Getting there: Kastrup is right at the other end of the Oresund bridge from Malmo. There are frequent Oresund trains departing from a station inside the airport terminal that stop in stations inside of Malmo (Centralstation, Triangeln and Hyllie). The journey from the airport across the bridge to Malmo takes about twenty minutes. You can also take a bus across the Oresund, which is often cheaper than the trains. You can also take a taxi across the bridge. Signs in the arrivals hall of Kastrup Terminal 3 direct you outside to two separate queues of Danish and Swedish taxis. Taxi fare to Malmo city center should be about 650-750 SEK. As always with Swedish taxis, check the window sticker on the taxi to check the fare before boarding to avoid inadvertently selecting an overly expensive option (there is no limitation of taxi fares in Sweden and all taxis can charge anything they want as long as it is clearly indicated), or better yet, discuss the fare to Malmo with the driver before deciding – you can expect them to speak good English.
By train : Malmo is well served by trains, including frequent regional and commuter services within Scania as well as long-distance trains from Gothenburg and Stockholm. There are trains running across the Oresund bridge from Copenhagen at least every 30 minutes. In Copenhagen, there are further connections from most Danish cities as well as from Hamburg.
Regional Oresundstag leave all day from Helsingor, traversing the east coast of Sjælland, before crossing through Copenhagen and then across the Oresund bridge to Malmo, also connecting Kastrup airport to the city. In the opposite direction trains run from Gothenburg (with connections from Oslo) via Varberg, Halmstad, Helsingborg and Lund. Trains from Copenhagen’s central station take 25 minutes to Malmo, costing 111 SEK (as of 2017). Additionally, frequent and regular commuter trains, called Pagatag and operated by Skanetrafiken, runs from destinations throughout the province of Scania such as Lund, Helsingborg, Hoor and Ystad among others.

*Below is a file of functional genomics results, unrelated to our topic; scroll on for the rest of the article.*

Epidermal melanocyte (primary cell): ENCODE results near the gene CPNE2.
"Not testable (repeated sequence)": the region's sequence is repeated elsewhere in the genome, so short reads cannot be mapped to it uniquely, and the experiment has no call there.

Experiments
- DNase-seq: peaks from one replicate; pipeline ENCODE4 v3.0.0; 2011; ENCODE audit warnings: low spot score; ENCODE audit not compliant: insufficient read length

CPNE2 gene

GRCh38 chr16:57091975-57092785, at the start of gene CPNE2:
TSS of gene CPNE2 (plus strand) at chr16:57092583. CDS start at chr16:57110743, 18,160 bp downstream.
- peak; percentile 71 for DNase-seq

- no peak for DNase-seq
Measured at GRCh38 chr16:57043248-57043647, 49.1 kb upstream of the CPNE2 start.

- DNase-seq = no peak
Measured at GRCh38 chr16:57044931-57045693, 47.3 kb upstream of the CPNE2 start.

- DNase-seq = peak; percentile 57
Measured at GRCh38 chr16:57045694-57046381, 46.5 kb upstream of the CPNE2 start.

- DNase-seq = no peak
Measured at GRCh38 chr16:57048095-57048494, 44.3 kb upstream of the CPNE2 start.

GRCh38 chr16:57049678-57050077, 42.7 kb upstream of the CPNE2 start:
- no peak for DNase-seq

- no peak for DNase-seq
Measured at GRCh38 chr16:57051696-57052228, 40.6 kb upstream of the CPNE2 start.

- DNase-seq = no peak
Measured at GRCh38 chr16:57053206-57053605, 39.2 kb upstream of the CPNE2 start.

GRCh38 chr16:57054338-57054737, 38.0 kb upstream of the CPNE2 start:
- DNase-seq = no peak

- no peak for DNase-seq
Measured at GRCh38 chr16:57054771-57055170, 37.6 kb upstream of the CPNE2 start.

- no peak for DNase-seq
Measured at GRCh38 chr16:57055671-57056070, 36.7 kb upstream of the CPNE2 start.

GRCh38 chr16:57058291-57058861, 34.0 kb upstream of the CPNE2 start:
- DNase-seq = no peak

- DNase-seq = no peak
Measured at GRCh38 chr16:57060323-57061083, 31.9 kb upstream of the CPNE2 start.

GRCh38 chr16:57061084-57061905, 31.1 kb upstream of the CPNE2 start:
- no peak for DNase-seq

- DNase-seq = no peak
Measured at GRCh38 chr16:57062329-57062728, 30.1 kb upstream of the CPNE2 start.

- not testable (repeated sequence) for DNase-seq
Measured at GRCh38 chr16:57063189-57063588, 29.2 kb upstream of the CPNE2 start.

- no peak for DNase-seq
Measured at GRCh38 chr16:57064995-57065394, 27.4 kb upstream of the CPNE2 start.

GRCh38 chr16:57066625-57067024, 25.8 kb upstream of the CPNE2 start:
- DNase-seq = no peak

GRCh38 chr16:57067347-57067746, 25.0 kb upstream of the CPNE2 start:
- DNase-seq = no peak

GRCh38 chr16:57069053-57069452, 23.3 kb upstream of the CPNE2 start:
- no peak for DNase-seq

From Stockholm, there are hourly high-speed trains taking 4½ hours, operated by SJ. A low cost alternative on the same route is the twice daily Snalltaget, taking just under five hours. Limited night train services are available too. During summer, Snalltaget runs a train from Berlin three times per week. In winter season, the same company runs a service to and from the ski resort Are.
The main stations on the line running through Malmo are: 2 Malmo Centralstation (Malmo Central Station), Skeppsbron 1. Malmo’s main train station, with a refurbished historic terminal building housing a small shopping centre, gastronomic options and other facilities. It is directly to the north of the Old Town and to the east of the Vastra Hamnen and the Turning Torso. There are bus connections to every part of the city, but to most points of interest you can easily walk – or rent a bike right in front of the station.
3 Triangeln. Triangeln is an entirely underground station in the middle of the City Tunnel, in the southern part of Malmo’s centre. It is also a very convenient option to those visiting Malmo, especially those who would like to explore the shopping options and the gastronomic variety of Mollevangstorget.
4 Hyllie. Hyllie Station is in the middle of the namesake new part of Malmo, developed from scratch over the southern end of City Tunnel. This part of Malmo is quite removed from the city centre, but includes many important destinations, such as the Malmo Arena, the Malmomassan fairgrounds and the Emporia shopping centre, all right next to the train station.
The above three stations are served by regional trains to and from Copenhagen, direct trains from Stockholm and Gothenburg, as well as regional trains. Other train stations in Malmo include Persborg, Svagertorp, Oxie, and Burlov, which are only served by a limited number of regional trains and are of not much interest to tourists, as they are in residential locations far from major points of interest.